WASHINGTON — Lawyers for American Telephone & Telegraph argued Tuesday that the company should be awarded government telecommunications contracts worth millions of dollars because a General Services Administration employee leaked secret AT&T bid information to competitors.
AT&T attorney C. Stanley Dees told the GSA board of contract appeals that the federal agency had received information on at least three occasions suggesting that AT&T's price had been disclosed, but the GSA let the bidding proceed anyway.
GSA attorney Edward Gregorowicz defended the contracts to upgrade the federal telephone system, known as FTS, saying there was no basis for AT&T's charges.
"The real issue is that AT&T has been the queen mother of the FTS network for 25 years. . . . It got fat, fell asleep and lost its throne," Gregorowicz said.
The contracts, worth $55 million for 12 large electronic switches, are being investigated by the GSA's inspector general's office, the Justice Department and the Senate Governmental Affairs Committee.
Won 5 Contracts
The procurement has been watched closely because the GSA also is handling the bidding on contracts for a new federal phone system worth as much as $25 billion over 10 years.
AT&T, the only company to bid for all 12 switches, protested after it won contracts for only five switches. It had been the sole bidder for four of the five.
Regional Bell phone companies won contracts for the other seven--Bell Atlantic, BellSouth and US West each got contracts for two switches in their areas, and Pacific Telesis got one.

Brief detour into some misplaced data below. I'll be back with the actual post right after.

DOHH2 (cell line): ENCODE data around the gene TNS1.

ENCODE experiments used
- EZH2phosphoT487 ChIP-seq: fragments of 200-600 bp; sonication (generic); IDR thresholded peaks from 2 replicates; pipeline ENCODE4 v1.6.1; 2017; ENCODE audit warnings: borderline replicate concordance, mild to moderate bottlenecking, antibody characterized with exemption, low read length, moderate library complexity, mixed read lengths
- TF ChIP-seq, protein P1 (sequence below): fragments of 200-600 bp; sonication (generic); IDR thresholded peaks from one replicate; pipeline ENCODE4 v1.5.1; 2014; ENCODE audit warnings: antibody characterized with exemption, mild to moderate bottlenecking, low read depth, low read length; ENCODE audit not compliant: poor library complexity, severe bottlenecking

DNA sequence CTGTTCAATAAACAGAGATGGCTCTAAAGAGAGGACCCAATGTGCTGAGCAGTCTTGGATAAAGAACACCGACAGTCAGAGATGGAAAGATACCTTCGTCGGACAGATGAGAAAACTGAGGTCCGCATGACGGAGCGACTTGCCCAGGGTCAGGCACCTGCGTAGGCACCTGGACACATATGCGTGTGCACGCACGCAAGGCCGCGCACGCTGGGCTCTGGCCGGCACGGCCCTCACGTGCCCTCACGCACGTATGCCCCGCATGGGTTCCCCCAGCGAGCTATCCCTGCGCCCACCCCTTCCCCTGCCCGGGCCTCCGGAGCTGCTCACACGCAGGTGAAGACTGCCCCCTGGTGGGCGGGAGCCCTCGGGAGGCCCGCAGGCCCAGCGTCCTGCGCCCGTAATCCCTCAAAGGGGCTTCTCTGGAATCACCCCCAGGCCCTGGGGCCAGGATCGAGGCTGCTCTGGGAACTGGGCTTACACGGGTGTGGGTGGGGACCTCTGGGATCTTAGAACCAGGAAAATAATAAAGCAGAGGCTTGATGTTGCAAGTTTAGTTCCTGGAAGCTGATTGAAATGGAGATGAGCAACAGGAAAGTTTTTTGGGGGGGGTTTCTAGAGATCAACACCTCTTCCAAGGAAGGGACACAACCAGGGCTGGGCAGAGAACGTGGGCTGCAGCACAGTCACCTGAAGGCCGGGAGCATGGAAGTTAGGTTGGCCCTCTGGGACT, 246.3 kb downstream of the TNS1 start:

AT&T says it should get the contracts for all 12 switches because of the alleged GSA improprieties.
After the contracts were awarded in October, AT&T charged that the GSA had misled the company during bidding and evaluated AT&T's bid differently from the regional companies' proposals in an effort to give the contracts to companies other than AT&T.
Later, AT&T added another charge--that GSA engineer Sureshar L. Soni provided confidential AT&T price information to Bell Atlantic, BellSouth and US West.
BellSouth has offered to withdraw from its contract because its own internal investigation found that its bid may have been compromised by information passed to the company.
Soni has refused to answer questions about his role in the procurement, invoking his Fifth Amendment right against self-incrimination in a deposition earlier this month. He also refused to answer questions about his daughter, Neelam, who was hired by BellSouth as a manager trainee last April when bids were being formulated.
Bell Atlantic and US West deny that they received proprietary information and used it to develop their bids. Bell Atlantic has said the information Soni offered was of no value because he appeared to be restating AT&T's current rates, which are publicly available.
The GSA alleges that AT&T also may have received confidential information and used it to develop its bids. AT&T says that when Soni told an AT&T official the company's initial bid for the Washington switch was "not good enough to win," he was stating the obvious because AT&T knew its initial bid did not reflect the GSA's required 10% discount of current prices.
Gregorowicz said AT&T could have raised alleged improprieties with the board of contract appeals during the bidding but did not.
"This conduct cannot be rewarded by the board," he said.